Domenico Beccafumi, Miracle of the Mule
Italian, 1537
Paris, Musée du Louvre

The truth behind the charming legend is that Anthony was a theologian, teacher and talented preacher. But he’s not Italian, as his name seems to suggest, and he began life with a different name, not Anthony.

Saint Francis of Assisi and Saint Anthony of Padua
from Livre d'images de Madame Marie
Belgian (Hainaut), 1285-1290
Paris, Bibliotheque nationale de France
MS Nouvelle acquisition francaise 16251, fol. 94v
He was actually born in Lisbon, Portugal in 1195 to a family of the minor nobility and was baptized Ferdinand. Young Ferdinand was well educated in the cathedral school of Lisbon and at age 15 became an Augustinian canon. As an Augustinian he continued his education, until exposed a few years later to some of the early followers of St. Francis of Assisi. He joined the Franciscans in 1221 with the intention of becoming a missionary to the Muslims of North Africa. It is at this point that he adopted the name of Anthony. On his way to his mission in Morocco his ship was driven off course and was unable to dock until it arrived in Messina in Sicily.

At Messina he learned that a General Chapter of the Franciscans was then in progress at Assisi and he traveled through Sicily and then Italy in order to attend. At the Chapter he may have met and certainly saw St. Francis of Assisi himself.

After the Chapter he was assigned to a church in Forli in the region of northern Italy known as Emilia-Romagna. There he began his career as a preacher, which soon brought him to the attention of the superiors of the Friars Minor (Franciscans). His superiors appointed him as a traveling preacher to the whole of the region.

St. Francis also appointed him as the very first teacher of theology to his brother Franciscans. His fame and success as a preacher was very great in his lifetime, as was his reputation for holiness. In fact, his preaching was so effective at combating heresy that he was known as the “Hammer of Heretics”. From about 1226 he lived in the north Italian city of Padua and from there also traveled through France teaching and preaching. He died on the outskirts of Padua in 1231 at the age of 36. Within one year he was canonized, the fastest official canonization in history. And in 1946 he was given the title “Doctor of the Church”. 2

Joseph Heintz the Younger, Miracle of the Mule
Swiss, c.1650
Venice, Basilica dei Santi Giovanni e Paolo
Anthony has, therefore, always been a saint with an unusually great reputation in the Church and it is not surprising that many legends have become associated with him. Some of them were already well known by the end of the 14th century, approximately within 70 years of his death, when they were included among the Fioretti (in English, the Little Flowers of St. Francis).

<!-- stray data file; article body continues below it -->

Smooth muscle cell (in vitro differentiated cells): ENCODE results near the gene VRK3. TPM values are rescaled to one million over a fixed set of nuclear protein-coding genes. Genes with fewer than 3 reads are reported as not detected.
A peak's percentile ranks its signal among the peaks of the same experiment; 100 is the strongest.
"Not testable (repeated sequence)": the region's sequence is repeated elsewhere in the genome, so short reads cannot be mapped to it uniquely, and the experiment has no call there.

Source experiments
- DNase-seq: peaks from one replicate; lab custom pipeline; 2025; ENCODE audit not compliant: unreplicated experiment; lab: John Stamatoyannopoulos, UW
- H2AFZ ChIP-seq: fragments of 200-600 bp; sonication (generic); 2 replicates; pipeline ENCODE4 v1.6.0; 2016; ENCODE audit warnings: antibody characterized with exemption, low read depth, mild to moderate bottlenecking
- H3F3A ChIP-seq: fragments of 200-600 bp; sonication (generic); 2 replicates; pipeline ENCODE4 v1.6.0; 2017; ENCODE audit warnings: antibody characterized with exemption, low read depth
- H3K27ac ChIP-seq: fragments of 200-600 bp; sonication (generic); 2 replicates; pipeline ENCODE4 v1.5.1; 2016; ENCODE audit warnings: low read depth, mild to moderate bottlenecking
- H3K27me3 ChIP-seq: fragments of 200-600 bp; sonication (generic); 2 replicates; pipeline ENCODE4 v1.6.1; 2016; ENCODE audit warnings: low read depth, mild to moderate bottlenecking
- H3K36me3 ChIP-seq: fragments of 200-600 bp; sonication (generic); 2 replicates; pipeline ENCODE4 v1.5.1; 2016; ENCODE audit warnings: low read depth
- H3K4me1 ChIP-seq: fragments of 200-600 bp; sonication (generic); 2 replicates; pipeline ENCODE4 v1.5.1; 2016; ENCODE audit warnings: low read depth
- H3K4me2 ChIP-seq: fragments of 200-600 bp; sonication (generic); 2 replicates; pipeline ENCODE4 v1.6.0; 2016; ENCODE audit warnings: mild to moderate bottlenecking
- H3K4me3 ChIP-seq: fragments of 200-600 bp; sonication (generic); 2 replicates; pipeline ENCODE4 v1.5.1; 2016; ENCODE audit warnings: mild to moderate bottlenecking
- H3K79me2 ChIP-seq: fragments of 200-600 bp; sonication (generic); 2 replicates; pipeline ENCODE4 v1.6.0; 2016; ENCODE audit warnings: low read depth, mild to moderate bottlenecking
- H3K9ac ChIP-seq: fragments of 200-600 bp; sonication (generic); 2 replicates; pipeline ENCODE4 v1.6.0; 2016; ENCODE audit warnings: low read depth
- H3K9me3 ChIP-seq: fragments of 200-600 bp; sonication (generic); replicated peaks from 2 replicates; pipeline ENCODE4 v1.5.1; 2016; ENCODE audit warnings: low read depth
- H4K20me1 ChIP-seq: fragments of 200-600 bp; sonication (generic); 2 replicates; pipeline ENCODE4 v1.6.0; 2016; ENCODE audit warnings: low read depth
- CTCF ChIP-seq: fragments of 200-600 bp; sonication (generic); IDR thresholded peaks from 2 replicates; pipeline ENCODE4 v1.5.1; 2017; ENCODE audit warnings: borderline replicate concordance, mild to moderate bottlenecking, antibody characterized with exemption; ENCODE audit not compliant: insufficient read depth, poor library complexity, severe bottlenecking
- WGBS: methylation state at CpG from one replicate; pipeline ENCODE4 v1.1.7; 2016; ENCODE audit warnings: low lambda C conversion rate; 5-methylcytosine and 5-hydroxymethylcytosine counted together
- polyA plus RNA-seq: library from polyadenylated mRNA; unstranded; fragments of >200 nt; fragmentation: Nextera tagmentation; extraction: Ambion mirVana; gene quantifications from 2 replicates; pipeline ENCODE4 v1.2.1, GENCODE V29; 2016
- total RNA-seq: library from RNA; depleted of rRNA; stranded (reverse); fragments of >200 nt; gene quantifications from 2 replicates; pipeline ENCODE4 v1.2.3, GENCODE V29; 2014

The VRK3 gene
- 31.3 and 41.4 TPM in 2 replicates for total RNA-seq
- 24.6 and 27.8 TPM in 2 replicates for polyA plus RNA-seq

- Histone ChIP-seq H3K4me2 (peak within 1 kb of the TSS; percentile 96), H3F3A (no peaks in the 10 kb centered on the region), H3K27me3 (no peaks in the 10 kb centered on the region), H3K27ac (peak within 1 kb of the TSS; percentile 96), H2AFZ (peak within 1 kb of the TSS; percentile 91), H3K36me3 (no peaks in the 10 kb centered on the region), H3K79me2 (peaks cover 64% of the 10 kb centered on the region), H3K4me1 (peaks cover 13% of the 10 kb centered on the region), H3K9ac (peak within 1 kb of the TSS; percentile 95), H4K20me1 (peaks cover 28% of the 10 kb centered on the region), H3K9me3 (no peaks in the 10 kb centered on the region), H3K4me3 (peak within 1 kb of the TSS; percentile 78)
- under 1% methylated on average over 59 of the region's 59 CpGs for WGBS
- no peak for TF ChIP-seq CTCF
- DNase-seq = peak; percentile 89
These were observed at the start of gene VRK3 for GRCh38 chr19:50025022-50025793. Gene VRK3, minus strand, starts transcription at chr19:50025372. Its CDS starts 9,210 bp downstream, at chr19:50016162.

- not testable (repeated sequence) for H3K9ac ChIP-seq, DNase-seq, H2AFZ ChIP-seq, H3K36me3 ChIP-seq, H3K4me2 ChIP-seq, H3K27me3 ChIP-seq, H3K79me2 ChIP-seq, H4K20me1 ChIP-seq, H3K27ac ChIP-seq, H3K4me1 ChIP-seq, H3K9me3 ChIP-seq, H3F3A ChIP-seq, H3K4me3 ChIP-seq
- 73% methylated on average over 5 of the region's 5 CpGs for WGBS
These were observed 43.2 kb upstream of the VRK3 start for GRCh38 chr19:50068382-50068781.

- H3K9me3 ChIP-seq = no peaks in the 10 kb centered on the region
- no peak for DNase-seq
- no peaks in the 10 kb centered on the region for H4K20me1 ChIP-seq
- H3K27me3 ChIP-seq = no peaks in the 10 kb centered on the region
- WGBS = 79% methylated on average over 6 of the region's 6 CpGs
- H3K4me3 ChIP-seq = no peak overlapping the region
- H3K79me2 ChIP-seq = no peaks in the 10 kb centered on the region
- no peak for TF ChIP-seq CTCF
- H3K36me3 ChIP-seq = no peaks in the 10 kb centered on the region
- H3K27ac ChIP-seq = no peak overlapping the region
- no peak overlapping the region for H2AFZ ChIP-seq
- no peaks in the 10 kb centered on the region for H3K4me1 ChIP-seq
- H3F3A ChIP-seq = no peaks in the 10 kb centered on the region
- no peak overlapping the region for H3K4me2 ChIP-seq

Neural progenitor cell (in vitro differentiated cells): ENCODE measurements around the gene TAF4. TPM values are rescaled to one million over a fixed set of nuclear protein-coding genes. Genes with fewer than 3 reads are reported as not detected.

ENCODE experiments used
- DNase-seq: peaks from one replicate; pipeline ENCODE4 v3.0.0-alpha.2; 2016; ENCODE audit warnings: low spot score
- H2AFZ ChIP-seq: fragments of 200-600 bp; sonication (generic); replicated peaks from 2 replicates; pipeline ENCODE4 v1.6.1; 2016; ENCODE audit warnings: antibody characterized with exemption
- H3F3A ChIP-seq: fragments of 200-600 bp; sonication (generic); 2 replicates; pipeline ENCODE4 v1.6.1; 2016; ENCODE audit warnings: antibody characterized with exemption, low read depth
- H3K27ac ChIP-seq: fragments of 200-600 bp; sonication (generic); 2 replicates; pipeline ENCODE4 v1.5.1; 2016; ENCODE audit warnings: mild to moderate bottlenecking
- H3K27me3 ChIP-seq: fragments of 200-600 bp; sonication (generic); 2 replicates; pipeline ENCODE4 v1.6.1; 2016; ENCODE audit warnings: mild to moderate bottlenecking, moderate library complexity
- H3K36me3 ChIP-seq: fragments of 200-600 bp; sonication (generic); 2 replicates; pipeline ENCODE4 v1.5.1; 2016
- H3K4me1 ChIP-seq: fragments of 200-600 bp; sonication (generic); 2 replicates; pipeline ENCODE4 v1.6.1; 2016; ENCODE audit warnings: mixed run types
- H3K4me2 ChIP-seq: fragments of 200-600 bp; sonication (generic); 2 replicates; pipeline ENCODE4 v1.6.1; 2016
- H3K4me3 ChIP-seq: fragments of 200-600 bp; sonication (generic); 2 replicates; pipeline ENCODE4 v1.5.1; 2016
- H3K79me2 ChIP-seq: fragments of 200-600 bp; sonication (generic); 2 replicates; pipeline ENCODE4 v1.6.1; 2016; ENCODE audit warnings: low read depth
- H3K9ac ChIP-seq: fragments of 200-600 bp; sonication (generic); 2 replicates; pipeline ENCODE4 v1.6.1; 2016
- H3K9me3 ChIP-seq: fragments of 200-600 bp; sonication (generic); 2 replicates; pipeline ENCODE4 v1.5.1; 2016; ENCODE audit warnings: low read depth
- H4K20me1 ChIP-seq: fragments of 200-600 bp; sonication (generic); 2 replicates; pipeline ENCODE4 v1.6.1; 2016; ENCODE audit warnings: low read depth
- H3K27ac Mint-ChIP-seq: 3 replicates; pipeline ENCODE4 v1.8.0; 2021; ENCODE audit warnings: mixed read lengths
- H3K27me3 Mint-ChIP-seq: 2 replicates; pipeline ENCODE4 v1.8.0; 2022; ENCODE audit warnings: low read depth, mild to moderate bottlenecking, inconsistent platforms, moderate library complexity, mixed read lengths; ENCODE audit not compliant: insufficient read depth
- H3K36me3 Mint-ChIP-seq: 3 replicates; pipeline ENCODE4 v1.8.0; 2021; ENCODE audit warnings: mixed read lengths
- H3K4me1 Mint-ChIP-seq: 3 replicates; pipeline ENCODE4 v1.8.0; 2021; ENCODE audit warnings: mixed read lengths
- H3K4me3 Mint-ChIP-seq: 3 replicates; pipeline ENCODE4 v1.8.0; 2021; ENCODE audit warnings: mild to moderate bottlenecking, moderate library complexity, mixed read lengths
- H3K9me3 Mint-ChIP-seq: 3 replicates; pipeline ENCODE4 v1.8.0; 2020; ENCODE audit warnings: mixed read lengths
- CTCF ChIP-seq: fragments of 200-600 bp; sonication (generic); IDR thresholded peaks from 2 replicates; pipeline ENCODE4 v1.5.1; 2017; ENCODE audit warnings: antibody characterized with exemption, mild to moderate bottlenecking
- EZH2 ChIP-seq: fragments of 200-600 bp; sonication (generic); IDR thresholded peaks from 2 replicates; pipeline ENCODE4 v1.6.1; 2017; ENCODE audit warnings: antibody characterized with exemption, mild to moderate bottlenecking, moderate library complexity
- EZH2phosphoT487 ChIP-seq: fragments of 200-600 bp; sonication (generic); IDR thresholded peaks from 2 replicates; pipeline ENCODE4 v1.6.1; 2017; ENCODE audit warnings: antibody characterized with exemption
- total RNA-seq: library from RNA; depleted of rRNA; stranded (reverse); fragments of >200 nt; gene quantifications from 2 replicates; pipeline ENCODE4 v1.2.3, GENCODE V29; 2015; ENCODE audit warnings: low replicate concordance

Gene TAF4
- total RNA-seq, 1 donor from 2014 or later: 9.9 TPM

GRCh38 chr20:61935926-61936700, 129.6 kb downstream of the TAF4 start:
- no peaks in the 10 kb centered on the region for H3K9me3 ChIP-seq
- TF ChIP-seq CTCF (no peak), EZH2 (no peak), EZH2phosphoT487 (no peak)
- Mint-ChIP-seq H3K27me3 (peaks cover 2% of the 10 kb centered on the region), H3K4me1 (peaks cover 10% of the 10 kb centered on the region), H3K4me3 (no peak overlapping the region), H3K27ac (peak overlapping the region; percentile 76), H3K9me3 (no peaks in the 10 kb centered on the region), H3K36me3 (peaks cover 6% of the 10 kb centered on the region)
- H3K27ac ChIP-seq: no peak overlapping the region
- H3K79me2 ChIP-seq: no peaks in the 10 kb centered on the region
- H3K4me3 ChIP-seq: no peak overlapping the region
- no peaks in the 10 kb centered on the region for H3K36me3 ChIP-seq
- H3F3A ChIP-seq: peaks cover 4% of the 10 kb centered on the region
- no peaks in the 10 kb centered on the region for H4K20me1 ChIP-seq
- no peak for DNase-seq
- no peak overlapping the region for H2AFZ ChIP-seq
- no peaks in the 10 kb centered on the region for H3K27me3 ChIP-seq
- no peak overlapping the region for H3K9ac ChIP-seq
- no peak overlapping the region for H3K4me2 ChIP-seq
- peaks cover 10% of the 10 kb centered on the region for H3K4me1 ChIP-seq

His reputation was so high that within a few years of his death a basilica in his honor was begun in Padua (1238-1310) and within a century thereafter Donatello was commissioned to create the beautiful altar from which our panel comes (1444-1450). It is interesting to note that this particular legend (and those in the other panels that also appear on the altar) had grown up within a very short span of time, between 1231 and 1444.

The altar in situ
Padua, Basilica of  San Antonio

The altar was moved at least once from its inception (in 1579-1582) and was redesigned in 1895. 3

Although this and other legendary miracles of St. Anthony (such as his sermon to the fish) have been pictured through the centuries, it is that other image, St. Anthony with the Child Jesus, which has come to dominate the iconography of the saint. That image is derived from another legend of St. Anthony and emphasizes his reverence for the humility of Christ who came into the world as a humble Child, as well as his personal holiness. However, the tendency for pictures based on this legend to become sentimentalized and “prettified” has led to their being widely disseminated, to the point where this is the image that now comes to mind when one thinks of St. Anthony. As such, it has pushed out the images that, although also legendary, are based on themes that are closer to the content of St. Anthony’s active life of preaching and teaching. To that extent I fear that St. Anthony of Padua has been poorly served by history, by art history and by popular piety.

© M. Duffy, 2011-2016
1. Antony, C.M., St. Anthony of Padua, the Miracle Worker (1195-1231), London, Longmans, 1911, pp. 38-41.
2.  Butler, A. Lives of the Saints, ed. M. Walsh (1984), New York, Harper Collins, 1991, pp. 179-180.
3. Information on the subsequent history of the altar comes from the Victoria and Albert Museum website.